In this chapter, we have covered the area of wireless sensors network and we tried to discuss in some details one important application, signalized traffic control, which depends strongly on these devices. Several types of detectors were listed with some information about each type. Then, we introduced some control strategies and concepts from both traffic and control engineering point of view. Finally, simple simulation was done to support the theoretical discussions.

9. Nomenclature

Vehicle PresencePresence (or absence) of a vehicle at a point on the roadway
Flow RateNumber of vehicles passing a point on the roadway during a specified time period
OccupancyPercent of time that a point on the roadway is occupied by a vehicle
SpeedDistance traveled by a vehicle per unit time
DensityNumber of vehicles per lane mi (km)
Jam densityRefers to extreme traffic density associated with completely stopped traffic flow, usually in the range of 185–250 vehicles per mile per lane.
HeadwayTime spacing between front of successive vehicles, usually in one lane of a roadway
Queue LengthNumber of vehicles stopped in a lane behind the stopline at a traffic signal
Control delayThe component of delay that results when a control signal causes a lane group to reduce sped or to stop; it is measured by comparison with the uncontrolled condition
CycleA complete sequence of signal indications
Cycle lengthThe time required for one complete sequence of signal intervals (phases).
IntervalA period of time in which all traffic signal indications remain unchanged
Lost timeThe time during which an intersection is not used effectively by any movement; it is the sum of clearance lost time plus start-up lost time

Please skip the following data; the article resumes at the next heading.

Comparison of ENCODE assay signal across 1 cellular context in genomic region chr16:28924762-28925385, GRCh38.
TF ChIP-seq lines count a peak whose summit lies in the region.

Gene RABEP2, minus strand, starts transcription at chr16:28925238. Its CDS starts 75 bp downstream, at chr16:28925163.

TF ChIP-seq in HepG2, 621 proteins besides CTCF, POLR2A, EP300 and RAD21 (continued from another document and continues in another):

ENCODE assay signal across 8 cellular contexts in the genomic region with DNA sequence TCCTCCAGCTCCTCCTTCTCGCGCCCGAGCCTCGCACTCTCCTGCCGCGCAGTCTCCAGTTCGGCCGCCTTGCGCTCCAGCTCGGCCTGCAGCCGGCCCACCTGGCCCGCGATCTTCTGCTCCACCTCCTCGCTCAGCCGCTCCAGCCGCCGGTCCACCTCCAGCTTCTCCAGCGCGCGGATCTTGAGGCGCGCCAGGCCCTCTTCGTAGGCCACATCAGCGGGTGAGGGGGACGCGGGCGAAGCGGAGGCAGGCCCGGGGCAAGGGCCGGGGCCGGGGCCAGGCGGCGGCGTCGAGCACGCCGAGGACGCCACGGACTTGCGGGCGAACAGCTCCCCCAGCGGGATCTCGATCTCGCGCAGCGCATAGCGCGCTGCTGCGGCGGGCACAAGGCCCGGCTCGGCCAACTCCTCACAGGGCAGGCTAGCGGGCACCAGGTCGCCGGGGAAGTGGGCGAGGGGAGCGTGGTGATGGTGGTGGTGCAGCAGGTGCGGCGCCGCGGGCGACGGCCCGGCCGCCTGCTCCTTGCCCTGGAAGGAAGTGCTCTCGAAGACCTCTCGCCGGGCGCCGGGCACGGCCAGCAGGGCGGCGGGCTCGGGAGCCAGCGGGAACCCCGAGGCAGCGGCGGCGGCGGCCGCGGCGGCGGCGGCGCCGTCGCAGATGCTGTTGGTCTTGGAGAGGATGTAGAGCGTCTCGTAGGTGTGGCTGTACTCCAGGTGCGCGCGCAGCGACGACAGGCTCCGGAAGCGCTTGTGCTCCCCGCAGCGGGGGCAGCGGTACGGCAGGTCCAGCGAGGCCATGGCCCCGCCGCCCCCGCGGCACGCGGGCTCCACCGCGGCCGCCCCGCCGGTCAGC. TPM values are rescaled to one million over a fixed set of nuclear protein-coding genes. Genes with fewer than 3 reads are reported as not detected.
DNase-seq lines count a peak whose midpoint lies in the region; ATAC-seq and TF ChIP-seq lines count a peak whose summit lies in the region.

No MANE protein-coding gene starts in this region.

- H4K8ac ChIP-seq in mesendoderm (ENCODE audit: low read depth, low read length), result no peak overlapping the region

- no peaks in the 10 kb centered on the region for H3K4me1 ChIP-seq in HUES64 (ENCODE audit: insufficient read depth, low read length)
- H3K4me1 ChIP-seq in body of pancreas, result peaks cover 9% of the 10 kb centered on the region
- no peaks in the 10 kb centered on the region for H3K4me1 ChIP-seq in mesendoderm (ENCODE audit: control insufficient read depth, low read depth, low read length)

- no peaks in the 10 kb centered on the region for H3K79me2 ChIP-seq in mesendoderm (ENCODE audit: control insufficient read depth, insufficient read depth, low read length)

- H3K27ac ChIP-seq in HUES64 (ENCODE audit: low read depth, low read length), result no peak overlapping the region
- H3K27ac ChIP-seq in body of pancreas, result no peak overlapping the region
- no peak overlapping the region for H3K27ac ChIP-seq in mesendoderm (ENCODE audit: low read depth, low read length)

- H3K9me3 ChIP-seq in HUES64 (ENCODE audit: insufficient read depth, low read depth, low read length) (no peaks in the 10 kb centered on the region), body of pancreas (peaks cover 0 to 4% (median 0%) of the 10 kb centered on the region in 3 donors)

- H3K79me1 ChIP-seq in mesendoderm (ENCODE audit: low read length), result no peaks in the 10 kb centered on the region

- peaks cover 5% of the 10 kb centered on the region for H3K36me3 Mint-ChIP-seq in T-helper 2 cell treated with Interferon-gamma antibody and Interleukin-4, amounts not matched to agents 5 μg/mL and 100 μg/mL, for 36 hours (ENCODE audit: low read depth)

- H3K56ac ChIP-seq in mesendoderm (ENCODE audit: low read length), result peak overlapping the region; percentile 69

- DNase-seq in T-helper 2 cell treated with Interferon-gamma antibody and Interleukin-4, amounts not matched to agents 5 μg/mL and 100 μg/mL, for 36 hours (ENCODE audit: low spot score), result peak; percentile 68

PhaseThe part of the signal cycle allocated to any combination of traffic movements receiving the right-of-way simultaneously during one or more intervals
SplitThe percentage of a cycle length allocated to each of the various phases in a signal cycle.
OffsetThe time relationship, expressed in seconds or percent of cycle length, determined by the difference between a defined point in the coordinated green and a system reference point.
Red DurationThe period in the signal cycle during which, for a given phase or lane group, the signal is red
Saturation flow rateThe equivalent hourly rate at which previously queued vehicles can traverse an intersection approach under prevailing conditions, assuming that the green signal is available at all times and no lost times are experienced
Start-up DelayThe additional time consumed by the first few vehicles in a queue at a signalized intersection above and beyond the saturation headway, because of the need to react to the initiation of the green phase and to accelerate
Extension of green durationThe amount of the change and clearance interval, at the end of the phase for a lane group, that is usable for movement of its vehicles
Green DurationThe duration of the green indication for a given movement at a signalized intersection
Change and clearance intervalThe yellow plus all-red interval that occurs between phases of a traffic signal to provide for clearance of the intersection before conflicting movements are released
Clearance lost timeThe time between signal phases during which an intersection is not used by any traffic


This work is supported by the deanship of scientific research (DSR) at KFUPM through research group project No. RG-1105-1.